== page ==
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HomeEntertainmentWhat We’re Reading: 4 Korean American memoirs, from personal stories to an...

What We’re Reading: 4 Korean American memoirs, from personal stories to an unsettling confrontation on identity and assimilation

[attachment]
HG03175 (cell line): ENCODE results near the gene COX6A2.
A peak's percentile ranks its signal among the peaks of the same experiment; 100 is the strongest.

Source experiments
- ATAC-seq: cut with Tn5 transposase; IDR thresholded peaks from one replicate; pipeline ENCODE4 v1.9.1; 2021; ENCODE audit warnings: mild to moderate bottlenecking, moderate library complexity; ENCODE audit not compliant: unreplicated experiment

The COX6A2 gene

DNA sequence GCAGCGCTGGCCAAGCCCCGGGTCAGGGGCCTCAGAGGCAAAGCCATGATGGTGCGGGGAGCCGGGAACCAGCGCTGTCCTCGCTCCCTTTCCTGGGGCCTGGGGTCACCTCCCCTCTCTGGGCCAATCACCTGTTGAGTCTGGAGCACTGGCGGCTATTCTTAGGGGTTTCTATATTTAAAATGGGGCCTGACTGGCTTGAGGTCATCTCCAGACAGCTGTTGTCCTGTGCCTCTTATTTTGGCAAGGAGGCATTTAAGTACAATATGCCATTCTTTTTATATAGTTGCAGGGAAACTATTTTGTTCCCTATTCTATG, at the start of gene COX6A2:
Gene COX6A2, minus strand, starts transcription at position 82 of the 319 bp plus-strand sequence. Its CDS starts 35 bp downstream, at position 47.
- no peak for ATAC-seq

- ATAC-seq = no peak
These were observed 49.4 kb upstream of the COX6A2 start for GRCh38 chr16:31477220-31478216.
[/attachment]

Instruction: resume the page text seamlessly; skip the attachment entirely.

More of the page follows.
But because, as they say, I heard good things about this one, heard good things about that one. Soon you realize, like most memoirs, regardless of the author, the real subject is identity. But unlike most memoirs, there’s not a dud in this bunch. “Tastes Like War” (The Feminist Press, $18) by Grace M. Chow, which is up for a National Book Award next week, is probably the most conventionally terrific, the story of how Chow, daughter of a schizophrenic Korean woman and a white American soldier, investigates her own mother. “In my lifetime I’ve had at least three,” she writes. When her mother shows signs of delusion, a 15-year-old Chow scrambles for answers; as the family deteriorates, as Grace grows older and learns to live with the unease of a troubled parent, she reassembles her mother’s past through her mother’s recipes. Meals — it’s often the common denominator of the contemporary memoir. “Crying in H Mart” (Knopf, $27), a recent bestseller, by Michelle Zauner (better known as the lead of the indie band Japanese Breakfast), is another parental reckoning. In this case, it’s partly a warm, ennui-fueled memory of a dying mother and her love of food: “She loved roasted chestnuts in winter though they gave her horrible gas. She liked salted peanuts with light beer. She drank two glasses of chardonnay almost every day but would get sick if she had a third.”



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